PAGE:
“Now residents can drop all types of single-use face masks in the TerraCycle box at the Centre, which provides a sustainable and convenient disposal solution.

“When full, the box will be returned to TerraCycle, where the waste will be quarantined for at least three months.

“The contents of the box will then be manually sorted and shredded. The metal from the nose clips is smelted and the plastic is melted down into low-grade plastic pellets. The recycled pellet material is then used by third parties to manufacture a variety of new products including outdoor furniture, park benches and decking.”

Councillor for Division 7 Rowanne McKenzie said that Council encouraged everyone to follow the Queensland Health guidelines on safe disposals of masks.

“Whilst the box is lined with a plastic bag so no one can come into contact with the waste, Queensland Health guidelines require face masks to be placed in a sealed bag prior to disposal,” she said.

“Only non-woven disposable plastic-based face masks can be placed in the mask disposal box at IndigiScapes, including 3-ply surgical, dust masks, KN95, and N95 masks.

“Do not bring in cloth masks or other types of protective gear like gloves, hair nets, or lab coats and garments.

“The mask disposal box is situated in the foyer of IndigiScapes and accessible during the centre’s opening hours, 8am-4pm, seven days per week.

“Why not visit the native nursery, wander through the native botanic gardens, go for a bushwalk or drop into the café while you’re there.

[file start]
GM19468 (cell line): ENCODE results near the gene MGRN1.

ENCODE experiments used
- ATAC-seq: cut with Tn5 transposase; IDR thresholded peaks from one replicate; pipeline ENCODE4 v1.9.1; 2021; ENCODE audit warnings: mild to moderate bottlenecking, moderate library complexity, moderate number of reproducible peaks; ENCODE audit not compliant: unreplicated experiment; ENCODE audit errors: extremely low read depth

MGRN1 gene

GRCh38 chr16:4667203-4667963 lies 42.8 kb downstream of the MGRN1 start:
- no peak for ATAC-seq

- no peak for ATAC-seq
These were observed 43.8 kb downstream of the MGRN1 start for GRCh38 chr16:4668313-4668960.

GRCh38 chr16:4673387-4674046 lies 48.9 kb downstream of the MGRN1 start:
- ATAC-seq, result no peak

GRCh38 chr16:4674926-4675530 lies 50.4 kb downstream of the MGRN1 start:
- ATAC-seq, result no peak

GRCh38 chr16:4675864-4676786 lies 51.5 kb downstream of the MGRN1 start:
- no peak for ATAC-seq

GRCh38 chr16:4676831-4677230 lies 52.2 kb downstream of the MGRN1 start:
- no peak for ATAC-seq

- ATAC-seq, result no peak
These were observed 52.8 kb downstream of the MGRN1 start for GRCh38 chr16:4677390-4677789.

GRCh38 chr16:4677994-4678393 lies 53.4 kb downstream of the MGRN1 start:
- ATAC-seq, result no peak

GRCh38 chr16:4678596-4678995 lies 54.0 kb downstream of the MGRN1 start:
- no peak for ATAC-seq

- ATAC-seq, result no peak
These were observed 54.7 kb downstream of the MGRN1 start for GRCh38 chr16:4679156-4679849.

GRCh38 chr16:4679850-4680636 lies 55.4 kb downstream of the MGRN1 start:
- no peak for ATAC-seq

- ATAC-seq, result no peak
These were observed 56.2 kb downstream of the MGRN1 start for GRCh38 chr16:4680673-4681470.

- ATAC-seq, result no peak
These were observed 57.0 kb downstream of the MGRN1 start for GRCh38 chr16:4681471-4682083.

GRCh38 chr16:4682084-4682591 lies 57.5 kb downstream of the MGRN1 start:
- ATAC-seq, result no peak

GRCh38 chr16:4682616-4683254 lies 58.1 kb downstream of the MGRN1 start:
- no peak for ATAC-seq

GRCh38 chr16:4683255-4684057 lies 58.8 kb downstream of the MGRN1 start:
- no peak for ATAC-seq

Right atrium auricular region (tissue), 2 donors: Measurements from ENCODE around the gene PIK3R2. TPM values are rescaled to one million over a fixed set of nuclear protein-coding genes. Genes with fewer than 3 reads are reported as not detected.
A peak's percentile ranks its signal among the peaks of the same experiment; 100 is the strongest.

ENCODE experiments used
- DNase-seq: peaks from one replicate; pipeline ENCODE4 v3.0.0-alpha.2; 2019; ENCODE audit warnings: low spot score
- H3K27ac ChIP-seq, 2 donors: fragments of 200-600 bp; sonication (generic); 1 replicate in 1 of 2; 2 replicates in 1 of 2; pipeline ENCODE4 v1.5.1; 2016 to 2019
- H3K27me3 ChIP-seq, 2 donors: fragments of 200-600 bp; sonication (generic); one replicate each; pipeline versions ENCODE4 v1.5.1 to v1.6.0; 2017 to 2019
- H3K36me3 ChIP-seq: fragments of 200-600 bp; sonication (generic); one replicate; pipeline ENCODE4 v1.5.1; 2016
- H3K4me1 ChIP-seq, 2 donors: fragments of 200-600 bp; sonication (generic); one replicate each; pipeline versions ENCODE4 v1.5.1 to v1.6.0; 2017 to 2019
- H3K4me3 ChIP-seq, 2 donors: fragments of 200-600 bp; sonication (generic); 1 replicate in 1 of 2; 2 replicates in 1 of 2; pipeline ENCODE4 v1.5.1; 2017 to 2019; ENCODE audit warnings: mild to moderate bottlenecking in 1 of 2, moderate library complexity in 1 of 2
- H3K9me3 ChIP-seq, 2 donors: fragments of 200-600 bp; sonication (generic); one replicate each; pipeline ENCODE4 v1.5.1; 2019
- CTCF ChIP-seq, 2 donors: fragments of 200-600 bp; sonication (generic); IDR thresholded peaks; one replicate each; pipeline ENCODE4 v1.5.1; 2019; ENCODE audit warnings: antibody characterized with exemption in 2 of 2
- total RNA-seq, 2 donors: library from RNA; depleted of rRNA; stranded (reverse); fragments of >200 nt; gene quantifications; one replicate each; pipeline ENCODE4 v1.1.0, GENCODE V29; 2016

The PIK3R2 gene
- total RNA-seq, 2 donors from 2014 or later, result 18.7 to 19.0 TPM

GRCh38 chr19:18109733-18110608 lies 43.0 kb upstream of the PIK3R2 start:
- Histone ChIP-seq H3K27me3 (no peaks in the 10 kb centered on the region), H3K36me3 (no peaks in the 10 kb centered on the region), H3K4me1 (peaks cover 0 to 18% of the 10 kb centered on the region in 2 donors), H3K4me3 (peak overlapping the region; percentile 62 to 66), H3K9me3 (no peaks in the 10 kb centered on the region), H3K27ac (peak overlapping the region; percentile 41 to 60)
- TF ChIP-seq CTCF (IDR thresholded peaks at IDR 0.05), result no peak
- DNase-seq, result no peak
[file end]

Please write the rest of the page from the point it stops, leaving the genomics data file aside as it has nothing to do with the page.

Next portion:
“It’s a naturally wonderful experience.”

Redlands IndigiScapes Centre is located at 17 Runnymede Road, Capalaba.

Visit for more information about waste and recycling and to find out what IndigiScapes has to offer.

To learn more about TerraCycle and its programs visit

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Council urges residents to try to avoid Recycling and Waste Centres during lockdown

Do you really need to go to the tip this week? Redland City Council is urging residents not to go to its Recycling and Waste Centres unless it really is essential.

While all Recycling and Waste Centres remain open for disposal of commercial and household waste, now is not the time for residents to do a general clean up.

If you must visit the facilities for essential waste disposal, physical distancing and safety requirements apply to help keep our community safe and to stop the spread of COVID-19.

The average tip run is likely to take longer than usual, so expect delays and please be patient.

These safety measures will be enforced at Recycling and Waste Centres:
• Masks are mandatory.
• QR code check-in is required.
• Vehicle restrictions on entry apply.
• Visitors must keep a distance of 1.5 metres from other visitors and staff.
• No more than one car is allowed per bin bay with limited vehicles permitted in each stockpile area.
• Payment via EFT or account only. No cash payments.

RecycleWorld at Redland Bay Recycling and Waste Centre will remain closed for the duration of the lockdown.

Here are some ideas to help residents avoid the tip during lockdown:

  • Household kerbside wheelie bin collections of general waste, green waste and recycling will continue unaffected so make full use of these services. Order a green waste bin if you don’t already have one.
  • Consider what waste you are generating and perhaps delay those projects.
  • Set up a separate recycling station in your home to keep the right things inside the yellow-lid bin – only paper, cardboard, aluminium/steel & hard plastic containers and glass bottles and jars.